February 1965: A new flag, a new day for Canada — and then …

What came next in that 26th Parliament? Pettiness, selfishness, intolerance as crisis gave way to crisis

Israelis are silhouetted behind a Canadian flag at a rally to thank Canada's PM Harper for his support of Israel during his visit at the Israeli parliament in Jerusalem

Bob Lewis was editor of Maclean’s magazine from 1993 to 2000. Back in 1965, he was a fresh reporter on Parliament Hill:

On February 16, 1965, having arrived in Ottawa with all his worldly possessions in a green steamer trunk, a fresh-faced 22-year-old reporter walked up Parliament Hill to report for his first day of work. His excitement and anticipation heightened as he looked up in the clear, chill air and saw the new Canadian flag snapping atop the Peace Tower, the stylized, 11-point red Maple Leaf proclaiming a new day. It had been hoisted for the first time the day before amid prayers and much hope. Prime Minister Lester Pearson, who had led the divisive battle to replace the Red Ensign as Canada’s national flag, intoned: “God bless our flag and God bless Canada.” Governor General George Vanier told a cheering crowd of 10,000: “I appeal to all Canadians to set aside pettiness, selfishness and intolerance where they may exist, and to cultivate a spirit of brotherhood and mutual confidence.”

What unfolded inside the building over the remaining months of the 26th Parliament — and beyond — gave new meaning to the words pettiness, selfishness and intolerance.

From one day to the next, crisis gave way to crisis. Personal name-calling and allegations of scandal reverberated through the halls, whether it was that a federal worker was a Russian spy or that a mysterious East German woman had slept with members of the government. Someone set off a bomb in the washroom adjacent to the prime minister’s office, killing himself, but no one else. Aides to the prime minister were accused of consorting with the mafia and one went to jail for accepting a bribe.

Cabinet ministers left in disgrace, seemingly almost as fast as they arrived.

The many judicial commissions of inquiry became a growth industry for lawyers and consultants.

Even from a distance of 50 years, it was truly one of the most bitter periods in Canadian parliamentary history, embracing the bloody downfall of Conservative leader John Diefenbaker, scandals and allegations that tainted the reputations of cabinet ministers on both sides of the House, the demise of Lester Pearson and the rise of two promising leaders, Pierre Trudeau and Robert Stanfield.

It was a wonderful time for a journalist to claim a front-row seat to watch Canadian history unfold, with all its imperfections — and in all its glory. Indeed, amidst the many crises — manufactured and real — came some lasting legislation that endures today: the Canada Pension Plan, Medicare, abolition of capital punishment, reform of immigration rules. And throughout, there was the leitmotif of Canada’s past and present, the ebb and flow of nationalism in Quebec and the federation’s struggle to respond.

It was an era when journalism on Parliament Hill was intimate and intense, when reporters tapped out their stories on typewriters in an aptly named “Hot Room” near the House of Commons — when they weren’t dictating them on deadline into a bank of telephones. It was a time when reporters actually sat covering the House of Commons, interviewed MPs in the members’ lobbies of the House and were the objects of feeding, watering and leaking — all in aide of conveying a party’s agenda to the nation.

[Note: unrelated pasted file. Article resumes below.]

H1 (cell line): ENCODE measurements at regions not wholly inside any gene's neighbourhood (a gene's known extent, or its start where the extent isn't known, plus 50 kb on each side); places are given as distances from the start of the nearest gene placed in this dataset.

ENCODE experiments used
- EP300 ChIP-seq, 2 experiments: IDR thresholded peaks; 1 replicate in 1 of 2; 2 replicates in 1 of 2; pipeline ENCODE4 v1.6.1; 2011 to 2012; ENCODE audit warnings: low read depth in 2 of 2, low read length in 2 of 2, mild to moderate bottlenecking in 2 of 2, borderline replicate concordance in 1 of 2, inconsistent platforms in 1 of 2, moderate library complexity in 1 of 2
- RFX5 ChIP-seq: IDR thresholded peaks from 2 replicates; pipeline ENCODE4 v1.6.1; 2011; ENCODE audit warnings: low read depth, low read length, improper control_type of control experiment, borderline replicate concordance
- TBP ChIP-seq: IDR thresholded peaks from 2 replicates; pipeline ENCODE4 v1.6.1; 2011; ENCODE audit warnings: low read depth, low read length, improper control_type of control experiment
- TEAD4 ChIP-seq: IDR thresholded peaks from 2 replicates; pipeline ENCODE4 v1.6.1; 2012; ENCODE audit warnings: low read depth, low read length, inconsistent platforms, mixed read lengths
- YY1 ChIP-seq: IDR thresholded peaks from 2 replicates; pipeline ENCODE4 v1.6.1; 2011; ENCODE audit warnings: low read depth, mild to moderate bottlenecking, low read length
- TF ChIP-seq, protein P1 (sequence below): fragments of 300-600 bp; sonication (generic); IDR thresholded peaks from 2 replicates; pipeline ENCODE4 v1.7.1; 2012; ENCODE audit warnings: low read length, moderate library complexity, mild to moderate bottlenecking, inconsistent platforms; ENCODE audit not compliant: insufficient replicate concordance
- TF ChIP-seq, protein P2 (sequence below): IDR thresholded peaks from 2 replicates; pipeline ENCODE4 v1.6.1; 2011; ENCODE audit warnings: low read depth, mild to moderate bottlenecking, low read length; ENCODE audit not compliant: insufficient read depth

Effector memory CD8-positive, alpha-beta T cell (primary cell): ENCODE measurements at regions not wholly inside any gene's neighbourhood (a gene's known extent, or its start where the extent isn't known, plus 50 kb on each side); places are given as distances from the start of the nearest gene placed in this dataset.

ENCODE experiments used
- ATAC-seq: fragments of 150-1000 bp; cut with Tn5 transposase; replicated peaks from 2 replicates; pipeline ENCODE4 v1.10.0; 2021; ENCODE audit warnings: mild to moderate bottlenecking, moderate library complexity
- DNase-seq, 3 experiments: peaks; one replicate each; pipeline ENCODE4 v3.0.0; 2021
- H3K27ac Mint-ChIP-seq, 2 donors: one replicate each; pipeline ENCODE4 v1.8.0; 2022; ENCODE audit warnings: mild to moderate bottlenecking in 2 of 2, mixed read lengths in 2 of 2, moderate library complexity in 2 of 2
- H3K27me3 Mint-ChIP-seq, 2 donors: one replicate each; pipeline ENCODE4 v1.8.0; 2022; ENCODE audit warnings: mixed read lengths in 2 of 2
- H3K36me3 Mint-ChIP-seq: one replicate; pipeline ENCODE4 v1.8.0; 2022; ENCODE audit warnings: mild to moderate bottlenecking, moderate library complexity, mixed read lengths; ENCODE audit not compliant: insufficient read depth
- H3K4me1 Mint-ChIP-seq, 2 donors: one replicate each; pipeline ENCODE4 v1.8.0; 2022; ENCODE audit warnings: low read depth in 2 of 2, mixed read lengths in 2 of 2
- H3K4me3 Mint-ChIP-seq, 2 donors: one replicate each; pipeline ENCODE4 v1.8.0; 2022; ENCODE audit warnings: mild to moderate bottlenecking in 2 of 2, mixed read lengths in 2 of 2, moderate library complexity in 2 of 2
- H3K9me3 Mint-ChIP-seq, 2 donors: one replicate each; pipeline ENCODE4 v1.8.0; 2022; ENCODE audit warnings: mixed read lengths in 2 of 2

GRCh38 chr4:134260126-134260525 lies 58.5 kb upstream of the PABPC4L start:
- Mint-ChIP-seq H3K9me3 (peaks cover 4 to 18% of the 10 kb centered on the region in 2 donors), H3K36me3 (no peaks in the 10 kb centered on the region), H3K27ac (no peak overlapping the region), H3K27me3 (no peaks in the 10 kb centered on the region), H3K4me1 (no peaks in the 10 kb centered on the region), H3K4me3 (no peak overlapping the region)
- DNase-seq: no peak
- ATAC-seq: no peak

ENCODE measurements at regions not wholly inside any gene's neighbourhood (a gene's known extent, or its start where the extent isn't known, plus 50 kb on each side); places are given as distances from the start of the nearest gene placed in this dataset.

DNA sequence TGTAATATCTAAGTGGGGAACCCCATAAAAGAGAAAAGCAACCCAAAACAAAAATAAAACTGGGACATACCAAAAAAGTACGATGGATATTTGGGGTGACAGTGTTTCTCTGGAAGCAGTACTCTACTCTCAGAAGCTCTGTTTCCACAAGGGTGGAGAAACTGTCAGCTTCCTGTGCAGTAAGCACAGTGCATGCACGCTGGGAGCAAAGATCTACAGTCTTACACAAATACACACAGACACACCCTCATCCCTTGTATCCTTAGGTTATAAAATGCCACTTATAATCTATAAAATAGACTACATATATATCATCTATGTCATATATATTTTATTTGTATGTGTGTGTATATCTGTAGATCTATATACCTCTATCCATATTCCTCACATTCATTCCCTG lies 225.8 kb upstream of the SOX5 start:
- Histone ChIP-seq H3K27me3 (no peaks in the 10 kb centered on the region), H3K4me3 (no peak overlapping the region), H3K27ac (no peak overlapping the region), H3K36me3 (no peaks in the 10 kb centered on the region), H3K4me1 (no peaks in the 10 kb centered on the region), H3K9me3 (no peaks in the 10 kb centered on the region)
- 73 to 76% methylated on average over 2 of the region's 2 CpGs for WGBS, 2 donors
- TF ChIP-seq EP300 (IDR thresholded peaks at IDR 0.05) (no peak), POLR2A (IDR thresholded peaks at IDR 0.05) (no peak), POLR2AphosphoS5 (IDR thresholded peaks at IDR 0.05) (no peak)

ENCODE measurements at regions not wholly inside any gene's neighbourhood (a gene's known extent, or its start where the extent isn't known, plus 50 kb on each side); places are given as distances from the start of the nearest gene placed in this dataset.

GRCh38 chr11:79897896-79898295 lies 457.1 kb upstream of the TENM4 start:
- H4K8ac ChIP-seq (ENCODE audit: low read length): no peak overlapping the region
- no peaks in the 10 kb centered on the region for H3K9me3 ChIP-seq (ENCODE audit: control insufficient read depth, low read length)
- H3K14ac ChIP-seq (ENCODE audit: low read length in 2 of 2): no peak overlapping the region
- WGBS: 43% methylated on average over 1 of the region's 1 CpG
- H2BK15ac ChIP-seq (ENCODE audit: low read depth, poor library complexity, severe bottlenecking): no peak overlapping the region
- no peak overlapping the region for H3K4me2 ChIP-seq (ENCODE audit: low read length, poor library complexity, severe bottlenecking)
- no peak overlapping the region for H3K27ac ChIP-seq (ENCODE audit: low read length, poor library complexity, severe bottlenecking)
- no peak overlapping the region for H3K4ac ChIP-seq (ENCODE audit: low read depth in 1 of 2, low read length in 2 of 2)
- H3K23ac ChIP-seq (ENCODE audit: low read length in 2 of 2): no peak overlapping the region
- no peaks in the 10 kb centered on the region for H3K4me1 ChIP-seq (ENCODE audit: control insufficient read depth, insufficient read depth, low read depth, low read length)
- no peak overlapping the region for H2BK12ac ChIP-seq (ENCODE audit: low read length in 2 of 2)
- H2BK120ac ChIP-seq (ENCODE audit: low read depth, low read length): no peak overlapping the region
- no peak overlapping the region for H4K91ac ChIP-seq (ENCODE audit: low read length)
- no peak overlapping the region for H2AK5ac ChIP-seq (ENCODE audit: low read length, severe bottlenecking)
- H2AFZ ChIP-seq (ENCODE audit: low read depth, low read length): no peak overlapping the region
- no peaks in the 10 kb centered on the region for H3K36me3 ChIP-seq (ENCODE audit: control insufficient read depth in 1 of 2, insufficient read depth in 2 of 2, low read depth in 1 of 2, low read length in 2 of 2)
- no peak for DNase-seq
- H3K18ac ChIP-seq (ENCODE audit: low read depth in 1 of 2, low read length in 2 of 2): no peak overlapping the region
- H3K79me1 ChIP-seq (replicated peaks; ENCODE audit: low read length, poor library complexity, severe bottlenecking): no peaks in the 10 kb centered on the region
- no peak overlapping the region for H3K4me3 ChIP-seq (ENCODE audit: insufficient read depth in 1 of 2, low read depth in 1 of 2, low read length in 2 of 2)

With the exception of Norman Depoe and Jean-Marc Poliquin of the CBC and Radio Canada, newspapers were the dominant force, their publishers and editors regular visitors to the corridors of power; their correspondents the confidants of ministers and backbenchers of every stripe. Blair Fraser of Maclean’s, The Toronto Star’s Peter C. Newman, W.A. Wilson of The Montreal Star, Tony Westell of The Globe, Charlie Lynch of Southam, Jean-V. Dufresne of Le Devoir and Amédée Gaudreault of Le Soliel were among the stalwarts who set the agenda for the nation — as well as for a new generation of reporters who had the good fortune to become their protégés: Geoffrey Stevens, Norman Webster, Joyce Fairbairn, Luc Beauregard, among others.

To the young reporter, February 17, 1965 belonged to the promise of the future—well at least to his first assignment: covering a reference to the committee on privileges and elections. It its own small way, the case spoke volumes for what had gone before—and what was to come. Gilles Grégoire, the fiery deputy leader of the Créditiste party, a rump of Quebec nationalists who often supported the minority Liberals, had been arrested on the Hill for ignoring two outstanding traffic warrants. Grégoire had refused to accept the warrants because they were not “officially” issued in French. He claimed he had been manhandled by three RCMP officers and called the RCMP Commssioner “public enemy number one” of all French Canadians. The government’s house leader actually supported Grégoire’s right to a hearing. MPs of all parties, said George McIlraith, must be allowed to attend to their parliamentary duties freely. “It is clear,” he added, “that the service of Parliament is paramount to all other claims.”

And there it was in a nutshell: language rights, an RCMP controversy and a brouhaha in the Commons, themes that resonate even today. There would be bigger issues and battles to come, bigger stories to cover, a world of wonders to discover. For now, February 17 was a day of immense pride for a young reporter, a sense of arrival in the big league of his chosen career. The headline on the left-hand column of The Montreal Star on page 28 read:


By Robert Lewis
Of The Star’s Ottawa Bureau

Bob Lewis was editor of Maclean’s magazine from 1993 to 2000.

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